The Franklin Park Herald-Journal reports on a troubling trend of foreclosure rates. Several factors, including housing values and the subprime loan industry offer insights into Franklin Park’s dilemma as well as warning signs in other suburbs.
March 11, 2010
By MARK LAWTON email@example.com
Foreclosures in Franklin Park have continued a five-year increase, going up 49 percent from 2008 to 2009, according to the nonprofit Woodstock Institute. That’s the largest increase of 13 west Cook County suburbs.
Foreclosures are when a homeowner can’t make payments on a home loan and the bank or other lender takes legal action to repossess the house.
In Franklin Park, the number of foreclosures has grown 410 percent from 2005 to 2009.
Rob Breymeier, executive director of the Oak Park Regional Housing Center, speculates that Franklin Park has seen an increase due to a large number of first-time homebuyers and a high Latino population.
“Folks who are most likely to be taken advantage of are on the edge of what they can afford,” Braymeier said.
The increase in foreclosures has its roots in the subprime (above market rate) loan industry.
Initially, said Braymeier, a number of homebuyers borrowed from subprime lending institutions and had to pay more for the loan than the market rate.
“In many cases, these were people who were qualified for better loans but got subprime loans mostly because of race and ethnicity,” Breymeier said.
“It was much more prevalent in the African American and Latino communities.”
According to the U.S. Census Web site, more than one third of the residents in Franklin Park are of Latino ancestry.
“Then the market went beyond those two groups and started to provide exotic types of loans to people that weren’t intended for those types of loans,” Breymeier said. “Such as adjustable rate mortgage loans. It was fine for people who were getting a large increase in income in the short term, like doctors and lawyers who were just out of school.”
Such loans still worked for many people while housing values were increasing. Then, in 2006, housing values stopped increasing.
“People were in real trouble,” Breymeier said. “They were betting on their homes increasing in value. No refinancing was allowed. Also, the banks started tightening up their lending criteria based on the fact that the market was crumbling.”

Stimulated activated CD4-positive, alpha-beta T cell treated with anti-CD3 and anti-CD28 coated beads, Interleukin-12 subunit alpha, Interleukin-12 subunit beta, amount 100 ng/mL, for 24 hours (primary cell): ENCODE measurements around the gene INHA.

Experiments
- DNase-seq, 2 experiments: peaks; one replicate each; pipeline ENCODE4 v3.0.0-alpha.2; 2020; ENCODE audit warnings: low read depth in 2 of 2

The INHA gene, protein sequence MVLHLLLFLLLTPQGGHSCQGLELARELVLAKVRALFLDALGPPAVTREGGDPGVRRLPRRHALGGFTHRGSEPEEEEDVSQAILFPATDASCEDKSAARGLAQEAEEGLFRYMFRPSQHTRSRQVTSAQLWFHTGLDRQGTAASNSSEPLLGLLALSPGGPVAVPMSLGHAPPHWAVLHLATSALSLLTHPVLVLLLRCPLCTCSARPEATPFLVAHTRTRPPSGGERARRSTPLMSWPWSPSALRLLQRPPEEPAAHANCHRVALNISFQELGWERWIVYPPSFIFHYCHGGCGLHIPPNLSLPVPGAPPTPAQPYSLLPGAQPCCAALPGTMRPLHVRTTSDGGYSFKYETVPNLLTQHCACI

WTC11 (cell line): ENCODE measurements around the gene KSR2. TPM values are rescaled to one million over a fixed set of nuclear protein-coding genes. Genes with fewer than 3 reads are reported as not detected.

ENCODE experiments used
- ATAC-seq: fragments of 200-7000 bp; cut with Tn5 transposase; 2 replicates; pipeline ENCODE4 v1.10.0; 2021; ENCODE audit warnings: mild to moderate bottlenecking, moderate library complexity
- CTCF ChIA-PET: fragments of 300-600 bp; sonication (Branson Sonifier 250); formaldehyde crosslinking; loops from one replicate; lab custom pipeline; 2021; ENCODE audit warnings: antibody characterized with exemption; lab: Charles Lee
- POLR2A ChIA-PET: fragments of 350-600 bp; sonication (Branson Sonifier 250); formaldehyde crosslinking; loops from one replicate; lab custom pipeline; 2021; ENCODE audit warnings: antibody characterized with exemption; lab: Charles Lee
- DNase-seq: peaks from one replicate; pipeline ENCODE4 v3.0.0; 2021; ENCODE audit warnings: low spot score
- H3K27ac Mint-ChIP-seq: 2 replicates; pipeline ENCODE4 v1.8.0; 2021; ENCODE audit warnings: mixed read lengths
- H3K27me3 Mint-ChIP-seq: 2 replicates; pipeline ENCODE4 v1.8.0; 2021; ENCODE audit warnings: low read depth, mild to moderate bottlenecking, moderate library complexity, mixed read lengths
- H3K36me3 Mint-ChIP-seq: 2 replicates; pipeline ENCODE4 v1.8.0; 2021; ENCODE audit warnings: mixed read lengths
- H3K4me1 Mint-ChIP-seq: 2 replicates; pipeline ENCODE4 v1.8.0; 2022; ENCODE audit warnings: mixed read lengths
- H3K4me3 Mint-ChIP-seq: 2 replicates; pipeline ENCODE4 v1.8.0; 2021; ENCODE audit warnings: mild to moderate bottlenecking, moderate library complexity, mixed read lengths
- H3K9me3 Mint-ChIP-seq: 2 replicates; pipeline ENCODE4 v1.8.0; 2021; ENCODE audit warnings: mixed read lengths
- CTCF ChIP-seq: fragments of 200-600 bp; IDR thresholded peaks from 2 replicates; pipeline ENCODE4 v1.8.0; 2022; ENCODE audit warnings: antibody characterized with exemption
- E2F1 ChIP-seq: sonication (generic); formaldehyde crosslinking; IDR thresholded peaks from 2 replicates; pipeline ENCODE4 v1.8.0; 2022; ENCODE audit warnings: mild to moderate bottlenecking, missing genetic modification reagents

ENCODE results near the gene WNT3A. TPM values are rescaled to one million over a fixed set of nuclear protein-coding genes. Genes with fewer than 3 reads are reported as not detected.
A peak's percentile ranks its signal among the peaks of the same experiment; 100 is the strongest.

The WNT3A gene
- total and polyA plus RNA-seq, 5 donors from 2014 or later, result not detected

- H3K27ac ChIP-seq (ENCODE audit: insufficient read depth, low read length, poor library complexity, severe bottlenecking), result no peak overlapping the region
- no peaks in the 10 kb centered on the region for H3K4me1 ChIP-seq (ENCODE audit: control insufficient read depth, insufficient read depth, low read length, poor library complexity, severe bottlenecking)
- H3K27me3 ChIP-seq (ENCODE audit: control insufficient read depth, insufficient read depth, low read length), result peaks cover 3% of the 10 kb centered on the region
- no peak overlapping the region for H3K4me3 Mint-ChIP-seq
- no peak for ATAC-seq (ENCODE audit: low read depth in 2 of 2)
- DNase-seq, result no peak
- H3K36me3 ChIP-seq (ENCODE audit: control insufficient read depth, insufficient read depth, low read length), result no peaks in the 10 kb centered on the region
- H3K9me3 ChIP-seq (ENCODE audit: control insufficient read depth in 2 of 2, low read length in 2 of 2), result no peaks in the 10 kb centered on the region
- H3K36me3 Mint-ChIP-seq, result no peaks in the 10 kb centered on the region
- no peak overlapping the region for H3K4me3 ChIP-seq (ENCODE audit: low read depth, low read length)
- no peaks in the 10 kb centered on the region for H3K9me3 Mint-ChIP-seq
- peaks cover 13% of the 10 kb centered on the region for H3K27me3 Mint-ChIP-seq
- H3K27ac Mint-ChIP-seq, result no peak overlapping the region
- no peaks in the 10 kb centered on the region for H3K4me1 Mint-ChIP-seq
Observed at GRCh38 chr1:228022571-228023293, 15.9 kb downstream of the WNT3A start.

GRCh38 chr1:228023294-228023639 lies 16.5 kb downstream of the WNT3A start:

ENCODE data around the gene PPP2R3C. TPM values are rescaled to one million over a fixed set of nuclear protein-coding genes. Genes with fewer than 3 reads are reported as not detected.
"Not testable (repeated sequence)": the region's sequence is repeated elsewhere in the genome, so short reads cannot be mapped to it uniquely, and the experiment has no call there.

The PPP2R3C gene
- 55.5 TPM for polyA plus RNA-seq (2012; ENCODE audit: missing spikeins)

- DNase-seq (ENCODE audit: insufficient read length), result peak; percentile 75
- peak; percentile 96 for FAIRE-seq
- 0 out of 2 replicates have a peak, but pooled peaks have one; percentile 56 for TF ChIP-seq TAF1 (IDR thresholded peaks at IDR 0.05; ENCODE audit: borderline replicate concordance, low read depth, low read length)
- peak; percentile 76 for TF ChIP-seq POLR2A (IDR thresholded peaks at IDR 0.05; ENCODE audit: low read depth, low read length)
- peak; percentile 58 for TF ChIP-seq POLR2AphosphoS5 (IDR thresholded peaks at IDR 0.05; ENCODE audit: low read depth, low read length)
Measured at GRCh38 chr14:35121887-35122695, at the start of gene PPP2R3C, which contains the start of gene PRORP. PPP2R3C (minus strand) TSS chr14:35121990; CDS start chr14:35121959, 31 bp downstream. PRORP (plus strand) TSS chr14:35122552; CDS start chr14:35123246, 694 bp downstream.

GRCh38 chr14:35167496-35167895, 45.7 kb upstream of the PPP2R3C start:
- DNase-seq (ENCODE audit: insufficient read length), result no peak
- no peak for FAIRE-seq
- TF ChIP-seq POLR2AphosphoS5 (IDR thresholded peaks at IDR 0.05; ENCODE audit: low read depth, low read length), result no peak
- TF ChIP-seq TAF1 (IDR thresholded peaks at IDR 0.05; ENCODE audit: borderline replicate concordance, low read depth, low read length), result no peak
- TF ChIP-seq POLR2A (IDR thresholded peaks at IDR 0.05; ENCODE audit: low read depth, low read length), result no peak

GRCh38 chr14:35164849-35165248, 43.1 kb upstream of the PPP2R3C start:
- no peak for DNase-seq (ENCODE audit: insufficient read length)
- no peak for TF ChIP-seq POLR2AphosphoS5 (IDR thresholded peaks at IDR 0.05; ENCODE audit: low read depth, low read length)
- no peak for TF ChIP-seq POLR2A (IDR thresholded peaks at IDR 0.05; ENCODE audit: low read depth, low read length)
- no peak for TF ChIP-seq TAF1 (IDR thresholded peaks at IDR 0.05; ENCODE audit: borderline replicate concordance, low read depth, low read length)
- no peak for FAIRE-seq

The poor economy of the last couple years has only exacerbated the problem, causing homeowners to lose their jobs and income.
The priority of the Franklin Park government is to make sure foreclosed homes are maintained so properties don’t get vandalized, said Jeff Eder, director of community development.
“So they don’t stand out like sore thumbs,” Eder said. Last year, village trustees passed an ordinance requiring owners of foreclosed properties — banks, lenders — to notify the village.
Kurt Kugelberg, a Franklin Park resident who serves on the village Plan Commission and is a former urban planner, suggests the village government apply for federal stimulus funds so it can buy foreclosed properties.
“Either tear it down and sell it to the lot next door or restore them and sell them,” Kugelberg said.
The city of Northlake has also seen an increase in foreclosures. From 2008 to 2009, foreclosures increased from 127 to 172.
“It drives everybody’s property values down,” said Mayor Jeff Sherwin. “When houses are eventually sold, they are sold for much less.”
In the interim, the city’s public works department takes on maintenance — which costs the city time and money.
Geoff Smith, senior vice president of the Woodstock Institute, expects foreclosures to continue to remain high. The fourth quarter of 2009 saw the highest number of foreclosure filings since the mortgage crisis began.
“The economy is a weird and tricky thing,” said Smith. “We can see the gross domestic product and stock market going up. That doesn’t translate into jobs necessarily. Jobs tend to be the last thing to recover in a recession.”
In the meanwhile, Smith suggests the focus be on ways to keep people in their homes.
“If you let a person stay in a property, they have a place to live,” Smith said. “From a lender perspective, if they want to sell at some point, they have someone maintaining it.”